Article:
It’s been more than 15 weeks since COVID-19 hit pause on what seems like the entire world. When firms were in the thick of it, dealing with government-mandated office closures, I wrote an article about how law firms could navigate the delicacies that came with the global pandemic. In March, we were paralyzed as we began quarantined life only to be shocked to our cores in late May as our nation became embroiled in social unrest due to continued systemic racism that can no longer be tolerated. Fast forward to now as the country begins to slowly reemerge from quarantine and reevaluate our fundamental values and beliefs that got us to where we are today. Law firms and other businesses alike are defining what will become our new normal. Challenges facing us in 2019, while seemingly very distant, deserve attention in addition to the new obstacles our firms face during what may be a temporary flattening of the COVID-19 curve. Here are four areas that law firms must continue to address to remain on the right side of 2020:
Reevaluating Budgets and Partner Compensation
As an update to my last article that outlined the various stringent requirements firms have to implement for a safe return to work, there are a few other issues that firms should now consider as well. Many firms around the country jumped at their first opportunities to have offices reopen and become fully staffed. At Griesing Law, we are taking a different approach. The health and well-being of our entire team and their families is our number-one priority. Yes, we are fortunate that pre-COVID-19, most of our team was already enabled with the tools for remote work. When the forced closures hit, we had very minor hiccups in getting those last few team members onboarded with the right tools to work remotely. Today, even though the closure order has been lifted, we continue to be fully remote. It’s critical for us as a firm to support our team while still supporting our clients and communities. For us, client service has not waivered regardless of the location of our team. As client customer service issues in recent years have caused many clients to jump ship from their firms, it’s important for law firms now to continue to strive to meet client demands despite office disruptions.
Law Firm Culture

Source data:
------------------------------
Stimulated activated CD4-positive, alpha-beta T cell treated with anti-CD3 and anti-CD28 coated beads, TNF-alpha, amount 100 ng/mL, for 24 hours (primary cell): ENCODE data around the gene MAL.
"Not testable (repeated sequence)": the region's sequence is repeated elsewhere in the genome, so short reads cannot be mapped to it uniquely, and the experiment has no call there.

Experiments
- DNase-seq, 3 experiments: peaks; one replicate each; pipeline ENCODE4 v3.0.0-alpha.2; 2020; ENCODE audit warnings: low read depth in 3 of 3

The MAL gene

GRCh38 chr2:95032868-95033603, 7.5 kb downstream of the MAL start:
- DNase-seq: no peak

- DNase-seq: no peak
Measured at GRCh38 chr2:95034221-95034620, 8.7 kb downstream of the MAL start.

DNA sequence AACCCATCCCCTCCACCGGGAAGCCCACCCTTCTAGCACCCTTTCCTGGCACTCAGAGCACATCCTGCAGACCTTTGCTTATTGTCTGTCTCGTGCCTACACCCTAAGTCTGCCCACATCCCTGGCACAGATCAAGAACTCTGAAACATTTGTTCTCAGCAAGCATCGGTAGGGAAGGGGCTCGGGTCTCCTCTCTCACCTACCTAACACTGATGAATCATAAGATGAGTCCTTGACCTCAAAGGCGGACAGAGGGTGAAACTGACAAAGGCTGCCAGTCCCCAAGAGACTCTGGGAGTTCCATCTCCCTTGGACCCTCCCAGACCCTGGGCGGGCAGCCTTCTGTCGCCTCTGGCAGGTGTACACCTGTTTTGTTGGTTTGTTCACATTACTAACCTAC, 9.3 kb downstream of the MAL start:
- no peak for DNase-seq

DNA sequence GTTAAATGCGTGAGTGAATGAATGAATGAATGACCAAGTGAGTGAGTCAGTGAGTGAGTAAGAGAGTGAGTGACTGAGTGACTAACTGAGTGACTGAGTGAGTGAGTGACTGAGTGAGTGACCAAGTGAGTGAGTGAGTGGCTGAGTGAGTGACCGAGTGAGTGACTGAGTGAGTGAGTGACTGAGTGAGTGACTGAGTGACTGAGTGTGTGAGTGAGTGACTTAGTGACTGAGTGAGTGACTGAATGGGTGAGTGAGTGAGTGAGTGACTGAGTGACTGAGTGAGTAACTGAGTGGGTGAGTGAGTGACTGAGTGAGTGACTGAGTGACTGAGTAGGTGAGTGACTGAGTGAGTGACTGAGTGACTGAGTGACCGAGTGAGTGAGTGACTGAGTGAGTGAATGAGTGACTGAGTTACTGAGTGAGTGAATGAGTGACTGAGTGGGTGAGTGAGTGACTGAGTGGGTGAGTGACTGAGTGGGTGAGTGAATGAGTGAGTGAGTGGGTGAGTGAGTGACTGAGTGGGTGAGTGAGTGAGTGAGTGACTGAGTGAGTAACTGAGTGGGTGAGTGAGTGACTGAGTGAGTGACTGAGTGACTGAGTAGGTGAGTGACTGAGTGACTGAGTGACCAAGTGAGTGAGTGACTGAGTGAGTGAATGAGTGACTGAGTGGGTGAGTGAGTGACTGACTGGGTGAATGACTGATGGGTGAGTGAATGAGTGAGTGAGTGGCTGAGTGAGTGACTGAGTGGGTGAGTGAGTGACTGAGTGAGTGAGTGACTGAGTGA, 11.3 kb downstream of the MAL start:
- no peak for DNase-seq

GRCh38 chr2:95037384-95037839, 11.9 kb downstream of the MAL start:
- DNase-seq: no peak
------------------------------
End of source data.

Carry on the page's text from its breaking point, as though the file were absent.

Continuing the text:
And speaking of law firm culture, the topic couldn’t be any more relevant today than before. Cultural issues facing law firms were around long before a global pandemic but with the social uprising across America only getting stronger each day, it’s more important than ever that firms act—and act now. We already know that clients are taking their business elsewhere when firms are not diverse and inclusive. We also know that some corporate clients could be pulling work from longstanding outside counsel based on their responses to the pandemic (recall my “optics of the pay cut” section in my last article). Firms need to take swift action by not just standing behind a carefully curated statement that on its face shows an inclusive and equitable culture for all. Firms instead must reassess hiring practices and annual reviews, create diversity policies and actually follow them, provide educational content year round and implement and enforce disciplinary policies for those who violate these policies. As more and more Generation Z (the least tolerant generation of inequality) begin to enter our workforces, employers must realize that a zero tolerance policy on systemic issues like gender equity, pay gaps and institutional racism are essential. For any naysayers, simply look out your window.
Succession Planning and Thinking Ahead
Many lawyers spend their careers building huge books of business, amassing fortunes and notoriety along the way. But, what good is all that success if there is no one to pass the torch and carry the legacy on? COVID-19 has illuminated what is really important for many people, causing reevaluations of priorities and what now belongs in the back seat. As we emerge from this pandemic, it is a good time to assess our succession planning. Does your firm, or do you individually if you run a solo practice, have plans in place to pass that torch? If not, consider implementing now sponsor programs to build up junior associates to take over or create a networking group of others outside your firm who you can refer your clients when you do decide it’s time to put down the legal books.
A few weeks ago when I was in the office checking the mail (I made the decision early on that I would volunteer to check the mail so that other team members would not have the burden of traveling to our office during quarantine), I received a card in the mail from a vendor. The front read: Plant the Seeds for a Brighter Future. Along with a little packet of seeds inside, the card read in part “it is more important than ever that we show gratitude for all we have … we will get through this together and together we will create a brighter future for all.” We all continue to navigate unchartered waters and, as management, our actions now are planting seeds for future generations in the legal industry and beyond. Let’s all do our part to get it right.
Reprinted with permission from the June 25, 2020 issue of The Legal Intelligencer. © 2020 ALM Media Properties, LLC. Further duplication without permission is prohibited. All rights reserved.